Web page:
"Due to these issues, the Department installed a video surveillance camera in the area and had the street lighting enhanced," Batavia PD said in a statement. "The street surveillance camera was instrumental in this investigation. The Department has also received several other videos showing the incident from witnesses who will remain anonymous. These, too, were instrumental in aiding in this investigation."

The case is under active investigation and Hill said police have been busy following up on leads.

From the press release:

The Department would like to thank the New York State Police, Genesee County Sheriff’s Office, the Genesee County Local Drug Task Force, New York State Department of Environmental Conservation (ENCON), City of Batavia Fire Department, Mercy Medics and Genesee County District’s Attorney’s Office.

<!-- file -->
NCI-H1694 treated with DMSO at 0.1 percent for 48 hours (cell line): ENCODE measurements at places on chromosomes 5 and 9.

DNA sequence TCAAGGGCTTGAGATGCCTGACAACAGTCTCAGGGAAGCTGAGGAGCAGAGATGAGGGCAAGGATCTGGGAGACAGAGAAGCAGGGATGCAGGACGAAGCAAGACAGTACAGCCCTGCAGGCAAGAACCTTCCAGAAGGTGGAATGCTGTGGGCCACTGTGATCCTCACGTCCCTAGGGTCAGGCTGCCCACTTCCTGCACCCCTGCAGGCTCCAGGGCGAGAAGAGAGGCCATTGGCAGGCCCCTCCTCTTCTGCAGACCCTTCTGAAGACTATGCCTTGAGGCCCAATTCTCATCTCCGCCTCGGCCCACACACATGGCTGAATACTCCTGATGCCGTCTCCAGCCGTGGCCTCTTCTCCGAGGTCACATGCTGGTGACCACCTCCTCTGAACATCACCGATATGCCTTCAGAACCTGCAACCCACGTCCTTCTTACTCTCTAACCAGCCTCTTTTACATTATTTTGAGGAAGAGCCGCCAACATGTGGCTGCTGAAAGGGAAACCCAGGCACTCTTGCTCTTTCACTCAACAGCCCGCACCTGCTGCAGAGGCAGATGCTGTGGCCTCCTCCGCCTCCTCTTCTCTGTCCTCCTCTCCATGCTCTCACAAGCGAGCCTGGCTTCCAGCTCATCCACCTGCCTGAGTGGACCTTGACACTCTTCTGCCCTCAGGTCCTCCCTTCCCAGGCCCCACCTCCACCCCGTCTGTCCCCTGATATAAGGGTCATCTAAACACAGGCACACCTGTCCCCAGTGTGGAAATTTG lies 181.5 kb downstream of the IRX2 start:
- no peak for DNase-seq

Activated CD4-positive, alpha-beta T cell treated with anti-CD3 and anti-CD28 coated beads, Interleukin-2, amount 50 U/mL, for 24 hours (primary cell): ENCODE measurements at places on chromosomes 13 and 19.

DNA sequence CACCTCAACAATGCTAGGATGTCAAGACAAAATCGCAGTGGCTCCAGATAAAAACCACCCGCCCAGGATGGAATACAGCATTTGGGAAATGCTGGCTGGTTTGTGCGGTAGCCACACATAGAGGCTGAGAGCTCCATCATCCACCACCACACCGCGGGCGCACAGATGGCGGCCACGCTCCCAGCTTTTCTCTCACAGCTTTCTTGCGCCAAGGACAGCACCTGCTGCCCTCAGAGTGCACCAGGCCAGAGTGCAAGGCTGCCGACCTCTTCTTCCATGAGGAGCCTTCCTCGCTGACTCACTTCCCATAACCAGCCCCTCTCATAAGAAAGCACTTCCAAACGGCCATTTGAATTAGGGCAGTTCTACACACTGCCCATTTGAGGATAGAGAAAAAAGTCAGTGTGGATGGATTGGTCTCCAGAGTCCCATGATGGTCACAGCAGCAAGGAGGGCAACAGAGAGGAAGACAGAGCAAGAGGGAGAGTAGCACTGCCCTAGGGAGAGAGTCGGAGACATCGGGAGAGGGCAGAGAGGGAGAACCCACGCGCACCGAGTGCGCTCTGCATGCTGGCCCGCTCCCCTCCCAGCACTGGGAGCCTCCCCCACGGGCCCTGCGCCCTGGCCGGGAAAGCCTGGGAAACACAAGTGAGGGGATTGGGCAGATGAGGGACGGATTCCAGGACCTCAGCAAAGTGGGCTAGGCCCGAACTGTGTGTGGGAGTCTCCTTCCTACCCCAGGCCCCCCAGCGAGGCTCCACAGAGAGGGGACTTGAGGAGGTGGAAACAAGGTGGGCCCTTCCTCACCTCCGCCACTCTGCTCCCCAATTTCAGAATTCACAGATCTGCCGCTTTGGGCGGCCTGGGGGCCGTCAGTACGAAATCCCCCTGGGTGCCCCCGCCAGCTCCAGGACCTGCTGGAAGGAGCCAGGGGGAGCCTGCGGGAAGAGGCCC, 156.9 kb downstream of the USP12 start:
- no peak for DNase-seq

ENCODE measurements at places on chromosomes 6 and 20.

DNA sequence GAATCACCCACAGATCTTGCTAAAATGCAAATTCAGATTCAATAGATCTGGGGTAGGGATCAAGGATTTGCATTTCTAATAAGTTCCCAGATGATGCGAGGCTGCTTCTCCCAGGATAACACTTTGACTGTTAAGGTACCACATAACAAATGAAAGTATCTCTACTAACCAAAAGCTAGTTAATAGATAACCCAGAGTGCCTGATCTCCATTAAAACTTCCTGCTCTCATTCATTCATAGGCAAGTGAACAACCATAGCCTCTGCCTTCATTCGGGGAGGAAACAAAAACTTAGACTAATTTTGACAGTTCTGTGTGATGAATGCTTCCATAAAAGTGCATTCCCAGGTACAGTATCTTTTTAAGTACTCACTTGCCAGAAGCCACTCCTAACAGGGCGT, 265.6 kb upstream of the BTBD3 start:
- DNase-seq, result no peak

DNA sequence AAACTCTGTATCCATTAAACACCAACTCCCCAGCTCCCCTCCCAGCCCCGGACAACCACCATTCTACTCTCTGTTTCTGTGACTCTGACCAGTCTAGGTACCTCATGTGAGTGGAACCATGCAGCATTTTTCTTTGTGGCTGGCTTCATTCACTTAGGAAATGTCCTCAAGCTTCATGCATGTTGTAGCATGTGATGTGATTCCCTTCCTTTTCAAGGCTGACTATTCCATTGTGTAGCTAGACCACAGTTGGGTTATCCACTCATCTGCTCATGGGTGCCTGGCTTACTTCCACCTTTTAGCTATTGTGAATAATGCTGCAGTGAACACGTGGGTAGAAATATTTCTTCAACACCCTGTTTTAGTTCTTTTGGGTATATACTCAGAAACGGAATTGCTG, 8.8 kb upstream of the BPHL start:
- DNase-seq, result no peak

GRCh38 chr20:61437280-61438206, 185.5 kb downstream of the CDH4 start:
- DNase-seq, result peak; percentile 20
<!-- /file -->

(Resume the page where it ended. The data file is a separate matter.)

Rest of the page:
Anyone with information in reference to the case may contact Detective Thad Mart at 585-345-6372 or the Batavia Police Department at 585-345-6350, the confidential tip line at 585-345-6370 or online at http://www.batavianewyork.com/police-department/webforms/report-suspicio....

More information will be released at the conclusion of the investigation.

CORRECTION: We initially pubished the suspect's name incorrectly. The correct last name is Wilson. The story has been corrected.

April 18, 2018 - 11:47pm
posted by Howard B. Owens in crime, murder, news, batavia.


At a press conference this morning (photo), officials with the Sheriff's Office asked for the public's help in locating the family of murder victim Sherri Colleen Butler and this evening investigators announced next of kin of been located and notified of Butler's death.